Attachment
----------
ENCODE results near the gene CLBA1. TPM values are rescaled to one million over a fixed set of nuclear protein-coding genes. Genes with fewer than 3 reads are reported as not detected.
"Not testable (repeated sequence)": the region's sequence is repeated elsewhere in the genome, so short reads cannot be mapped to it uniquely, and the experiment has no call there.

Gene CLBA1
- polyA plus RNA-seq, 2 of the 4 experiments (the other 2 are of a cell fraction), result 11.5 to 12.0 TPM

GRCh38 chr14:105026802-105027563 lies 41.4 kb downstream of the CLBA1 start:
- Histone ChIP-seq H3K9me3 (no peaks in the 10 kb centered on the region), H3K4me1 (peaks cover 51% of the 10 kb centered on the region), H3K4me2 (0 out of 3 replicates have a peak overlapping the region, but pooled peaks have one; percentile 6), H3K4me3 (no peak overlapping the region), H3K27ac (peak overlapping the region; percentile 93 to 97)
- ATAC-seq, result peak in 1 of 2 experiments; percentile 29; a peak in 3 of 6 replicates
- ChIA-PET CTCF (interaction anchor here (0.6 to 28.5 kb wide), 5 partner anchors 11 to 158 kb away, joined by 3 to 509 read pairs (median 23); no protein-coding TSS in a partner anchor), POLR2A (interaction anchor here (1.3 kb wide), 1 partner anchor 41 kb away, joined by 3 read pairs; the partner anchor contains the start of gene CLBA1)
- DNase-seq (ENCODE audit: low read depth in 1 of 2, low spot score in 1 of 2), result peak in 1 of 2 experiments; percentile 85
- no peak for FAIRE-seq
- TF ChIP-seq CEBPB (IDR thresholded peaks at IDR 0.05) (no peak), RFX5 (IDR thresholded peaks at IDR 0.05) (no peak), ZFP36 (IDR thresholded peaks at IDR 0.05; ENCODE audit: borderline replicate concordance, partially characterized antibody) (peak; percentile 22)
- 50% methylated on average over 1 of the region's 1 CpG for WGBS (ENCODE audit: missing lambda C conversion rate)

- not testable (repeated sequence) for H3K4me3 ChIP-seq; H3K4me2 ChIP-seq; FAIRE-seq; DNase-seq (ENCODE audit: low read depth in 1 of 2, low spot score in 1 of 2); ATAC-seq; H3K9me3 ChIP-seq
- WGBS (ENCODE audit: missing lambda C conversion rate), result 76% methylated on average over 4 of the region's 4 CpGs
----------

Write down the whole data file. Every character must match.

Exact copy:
ENCODE results near the gene CLBA1. TPM values are rescaled to one million over a fixed set of nuclear protein-coding genes. Genes with fewer than 3 reads are reported as not detected.
"Not testable (repeated sequence)": the region's sequence is repeated elsewhere in the genome, so short reads cannot be mapped to it uniquely, and the experiment has no call there.

Gene CLBA1
- polyA plus RNA-seq, 2 of the 4 experiments (the other 2 are of a cell fraction), result 11.5 to 12.0 TPM

GRCh38 chr14:105026802-105027563 lies 41.4 kb downstream of the CLBA1 start:
- Histone ChIP-seq H3K9me3 (no peaks in the 10 kb centered on the region), H3K4me1 (peaks cover 51% of the 10 kb centered on the region), H3K4me2 (0 out of 3 replicates have a peak overlapping the region, but pooled peaks have one; percentile 6), H3K4me3 (no peak overlapping the region), H3K27ac (peak overlapping the region; percentile 93 to 97)
- ATAC-seq, result peak in 1 of 2 experiments; percentile 29; a peak in 3 of 6 replicates
- ChIA-PET CTCF (interaction anchor here (0.6 to 28.5 kb wide), 5 partner anchors 11 to 158 kb away, joined by 3 to 509 read pairs (median 23); no protein-coding TSS in a partner anchor), POLR2A (interaction anchor here (1.3 kb wide), 1 partner anchor 41 kb away, joined by 3 read pairs; the partner anchor contains the start of gene CLBA1)
- DNase-seq (ENCODE audit: low read depth in 1 of 2, low spot score in 1 of 2), result peak in 1 of 2 experiments; percentile 85
- no peak for FAIRE-seq
- TF ChIP-seq CEBPB (IDR thresholded peaks at IDR 0.05) (no peak), RFX5 (IDR thresholded peaks at IDR 0.05) (no peak), ZFP36 (IDR thresholded peaks at IDR 0.05; ENCODE audit: borderline replicate concordance, partially characterized antibody) (peak; percentile 22)
- 50% methylated on average over 1 of the region's 1 CpG for WGBS (ENCODE audit: missing lambda C conversion rate)

- not testable (repeated sequence) for H3K4me3 ChIP-seq; H3K4me2 ChIP-seq; FAIRE-seq; DNase-seq (ENCODE audit: low read depth in 1 of 2, low spot score in 1 of 2); ATAC-seq; H3K9me3 ChIP-seq
- WGBS (ENCODE audit: missing lambda C conversion rate), result 76% methylated on average over 4 of the region's 4 CpGs